Another problem faced by the centers is the general lack of workers and especially social workers.
Apparently, anyone can be a social worker, except those who hold a degree in the field. Those who work in centers for social work, especially after the exacerbation of human rights issues with the pandemic and an increased need for these services, are forced to fill all roles, serving as psychologists, counselors and social workers all at once.
Social work is one of the career paths with the most responsibility. Therefore, specialization and experience are required, especially considering that they have the obligation to address the specific needs of different sensitive and vulnerable groups.
Despite this, over the years, neither the successive governments nor Assembly sessions and committees have produced a long-term plan for creating policies that serve the well-being of each and every one of us.
In January 2023, the services provided by the CSW were transferred to the Ministry of Justice. There is no public information on how exactly this process will be carried out and groups have started to object to this decision.
On April 3, 2023, the Kosovo Women’s Network, through a letter addressed to the Prime Minister; the Minister of Finance, Labour and Transfer the Minister of Justice and the Minister of Health expressed their concern about this transfer, problematizing the “lack of consultation with the main stakeholders.” Among other things, the Network expressed concern and doubt about whether the Ministry of Justice has the capacity and expertise to ensure the provision of quality services. According to them, the provision of social services is outside the mandate of this ministry.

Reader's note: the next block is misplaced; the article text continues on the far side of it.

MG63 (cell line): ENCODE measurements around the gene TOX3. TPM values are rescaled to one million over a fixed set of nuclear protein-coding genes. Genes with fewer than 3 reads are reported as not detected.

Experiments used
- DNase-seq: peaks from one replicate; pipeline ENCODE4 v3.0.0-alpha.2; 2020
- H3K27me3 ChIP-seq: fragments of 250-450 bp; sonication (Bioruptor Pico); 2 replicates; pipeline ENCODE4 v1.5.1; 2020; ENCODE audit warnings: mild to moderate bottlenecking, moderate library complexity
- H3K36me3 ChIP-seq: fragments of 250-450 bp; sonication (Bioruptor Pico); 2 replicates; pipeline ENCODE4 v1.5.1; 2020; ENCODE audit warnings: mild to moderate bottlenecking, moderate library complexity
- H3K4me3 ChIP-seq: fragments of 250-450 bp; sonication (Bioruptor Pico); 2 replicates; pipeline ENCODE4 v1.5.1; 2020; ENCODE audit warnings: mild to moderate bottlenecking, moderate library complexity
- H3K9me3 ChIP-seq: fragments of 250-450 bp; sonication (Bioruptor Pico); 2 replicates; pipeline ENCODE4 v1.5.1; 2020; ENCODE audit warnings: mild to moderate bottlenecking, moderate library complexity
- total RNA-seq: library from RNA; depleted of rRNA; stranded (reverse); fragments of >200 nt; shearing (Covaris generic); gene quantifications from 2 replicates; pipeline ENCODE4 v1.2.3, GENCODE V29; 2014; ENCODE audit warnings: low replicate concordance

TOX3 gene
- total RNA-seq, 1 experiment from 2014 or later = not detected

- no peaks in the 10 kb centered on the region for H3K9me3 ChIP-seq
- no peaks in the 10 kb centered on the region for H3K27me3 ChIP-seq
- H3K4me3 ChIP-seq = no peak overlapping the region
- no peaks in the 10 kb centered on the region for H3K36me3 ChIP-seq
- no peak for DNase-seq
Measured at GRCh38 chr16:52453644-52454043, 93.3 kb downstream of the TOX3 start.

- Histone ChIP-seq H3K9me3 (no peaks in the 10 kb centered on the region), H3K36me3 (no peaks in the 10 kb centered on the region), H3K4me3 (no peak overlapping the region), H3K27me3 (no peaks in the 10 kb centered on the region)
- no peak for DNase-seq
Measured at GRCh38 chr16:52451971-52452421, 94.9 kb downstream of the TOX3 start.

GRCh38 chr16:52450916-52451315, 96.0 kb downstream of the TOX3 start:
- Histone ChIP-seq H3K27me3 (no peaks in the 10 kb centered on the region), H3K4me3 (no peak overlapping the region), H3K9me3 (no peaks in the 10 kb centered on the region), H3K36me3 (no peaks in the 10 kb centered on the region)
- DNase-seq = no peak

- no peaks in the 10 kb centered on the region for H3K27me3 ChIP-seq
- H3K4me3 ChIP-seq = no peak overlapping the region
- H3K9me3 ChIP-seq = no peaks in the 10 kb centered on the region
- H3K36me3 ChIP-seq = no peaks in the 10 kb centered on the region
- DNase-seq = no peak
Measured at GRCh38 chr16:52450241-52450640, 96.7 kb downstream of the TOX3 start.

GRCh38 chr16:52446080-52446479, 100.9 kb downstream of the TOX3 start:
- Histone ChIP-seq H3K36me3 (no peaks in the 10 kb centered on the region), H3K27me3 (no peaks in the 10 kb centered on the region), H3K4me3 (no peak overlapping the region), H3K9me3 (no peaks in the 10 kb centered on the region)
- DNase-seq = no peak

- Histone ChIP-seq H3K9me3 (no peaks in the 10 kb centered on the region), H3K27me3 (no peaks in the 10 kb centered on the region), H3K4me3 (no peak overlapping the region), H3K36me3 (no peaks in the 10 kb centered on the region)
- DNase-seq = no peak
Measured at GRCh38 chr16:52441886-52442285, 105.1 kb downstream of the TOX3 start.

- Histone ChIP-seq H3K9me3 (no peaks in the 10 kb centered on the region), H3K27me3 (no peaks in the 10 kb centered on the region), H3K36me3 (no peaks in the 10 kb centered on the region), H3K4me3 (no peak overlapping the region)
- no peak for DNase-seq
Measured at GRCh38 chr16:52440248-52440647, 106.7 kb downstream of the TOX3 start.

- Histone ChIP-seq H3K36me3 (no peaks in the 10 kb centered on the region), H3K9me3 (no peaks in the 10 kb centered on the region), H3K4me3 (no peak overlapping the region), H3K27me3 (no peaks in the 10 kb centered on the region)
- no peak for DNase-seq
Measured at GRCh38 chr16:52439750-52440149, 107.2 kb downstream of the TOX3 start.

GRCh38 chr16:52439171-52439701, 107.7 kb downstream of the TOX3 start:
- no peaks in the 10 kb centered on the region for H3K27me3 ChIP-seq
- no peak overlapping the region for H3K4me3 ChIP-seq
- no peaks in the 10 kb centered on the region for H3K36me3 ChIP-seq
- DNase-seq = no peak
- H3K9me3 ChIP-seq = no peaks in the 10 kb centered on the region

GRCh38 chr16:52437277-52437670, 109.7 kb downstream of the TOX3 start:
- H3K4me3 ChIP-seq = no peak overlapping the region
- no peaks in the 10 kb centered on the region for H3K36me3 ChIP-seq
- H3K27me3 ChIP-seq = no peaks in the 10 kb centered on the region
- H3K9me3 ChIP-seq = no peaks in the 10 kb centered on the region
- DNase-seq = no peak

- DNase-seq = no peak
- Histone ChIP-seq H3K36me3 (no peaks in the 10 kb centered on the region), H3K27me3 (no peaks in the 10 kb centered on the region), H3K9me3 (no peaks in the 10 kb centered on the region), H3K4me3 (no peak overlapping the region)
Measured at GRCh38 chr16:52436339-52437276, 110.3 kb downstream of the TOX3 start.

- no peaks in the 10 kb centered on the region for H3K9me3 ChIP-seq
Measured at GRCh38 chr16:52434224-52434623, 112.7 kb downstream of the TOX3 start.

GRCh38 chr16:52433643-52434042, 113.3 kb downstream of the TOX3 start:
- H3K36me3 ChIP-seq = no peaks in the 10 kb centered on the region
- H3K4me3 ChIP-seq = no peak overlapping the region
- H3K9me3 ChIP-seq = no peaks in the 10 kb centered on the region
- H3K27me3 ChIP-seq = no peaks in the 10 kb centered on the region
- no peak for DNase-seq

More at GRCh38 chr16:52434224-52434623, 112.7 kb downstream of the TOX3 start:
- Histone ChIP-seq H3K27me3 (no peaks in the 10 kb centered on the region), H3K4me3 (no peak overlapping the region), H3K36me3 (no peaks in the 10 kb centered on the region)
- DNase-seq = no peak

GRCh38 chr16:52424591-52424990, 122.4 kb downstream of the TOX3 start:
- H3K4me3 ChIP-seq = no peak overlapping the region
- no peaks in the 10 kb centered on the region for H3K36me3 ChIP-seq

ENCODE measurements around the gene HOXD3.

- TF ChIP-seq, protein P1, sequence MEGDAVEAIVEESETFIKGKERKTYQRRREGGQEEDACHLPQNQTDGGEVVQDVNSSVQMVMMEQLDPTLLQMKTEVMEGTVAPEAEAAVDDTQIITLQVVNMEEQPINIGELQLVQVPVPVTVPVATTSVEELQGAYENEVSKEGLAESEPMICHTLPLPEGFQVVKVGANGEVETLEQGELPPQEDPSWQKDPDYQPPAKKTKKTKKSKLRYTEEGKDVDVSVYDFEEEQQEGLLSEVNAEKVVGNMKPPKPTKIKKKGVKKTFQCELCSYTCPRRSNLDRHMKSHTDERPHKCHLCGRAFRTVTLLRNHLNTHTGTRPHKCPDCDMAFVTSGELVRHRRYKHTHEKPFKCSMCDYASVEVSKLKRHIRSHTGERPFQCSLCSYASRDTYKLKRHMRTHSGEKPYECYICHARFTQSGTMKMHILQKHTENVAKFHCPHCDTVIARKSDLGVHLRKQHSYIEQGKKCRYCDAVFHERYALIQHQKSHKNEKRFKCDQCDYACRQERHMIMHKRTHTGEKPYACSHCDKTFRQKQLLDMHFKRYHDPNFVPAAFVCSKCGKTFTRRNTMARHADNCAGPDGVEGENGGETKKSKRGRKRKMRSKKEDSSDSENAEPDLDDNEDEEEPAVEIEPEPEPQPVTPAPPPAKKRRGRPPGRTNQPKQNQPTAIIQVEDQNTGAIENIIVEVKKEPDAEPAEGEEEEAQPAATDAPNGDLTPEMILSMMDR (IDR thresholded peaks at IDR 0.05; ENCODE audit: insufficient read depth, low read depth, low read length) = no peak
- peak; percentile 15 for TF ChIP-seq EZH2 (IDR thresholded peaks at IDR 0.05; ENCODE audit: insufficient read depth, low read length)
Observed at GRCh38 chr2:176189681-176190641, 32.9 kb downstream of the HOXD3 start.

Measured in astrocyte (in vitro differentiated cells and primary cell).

Transfers of social services from one ministry to another, delays with social policy and legislation, repeated failures in the institutional chain for the protection of victims and the dire situation in the centers all show that people’s welfare continues to play a peripheral role in institutional attention.
Where is the welfare?
Social welfare in Kosovo seems to be often understood only as providing help to those in need, such as food aid or financial support. But the ultimate goal is to promote the overall development of society through ongoing policies and initiatives.
Instead, well-being has been transformed into a number or into salary and transfer decisions. It only appears in the Assembly Committee for Health and Social Welfare, limiting well-being to health.
Social services aim to promote the well-being of individuals and communities on an ongoing basis. Transferring them to a ministry that mainly deals with the implementation of the law and the punishment of crimes risks reinforcing the idea that policy makers do not see social welfare as care and prevention, but as a reaction to crises and a means of controlling them.
The government must build mechanisms that directly call for the preservation, protection and improvement of social welfare. The lack of these mechanisms and the lack of inter-institutional mobilization to increase and improve these services have weakened the centers for social work for years and now their role is reduced to exceptional interventions in cases of violence, social assistance and other administrative services.
Social welfare through the centers only makes sense when the services of social workers reach wherever needed and especially in the places that society still sees as private — in homes, workplaces, nursing homes and in schools. Until this happens, these spaces will remain places where abuse and mistreatment occur freely and out of the state’s sight.
Feature Image: K2.0.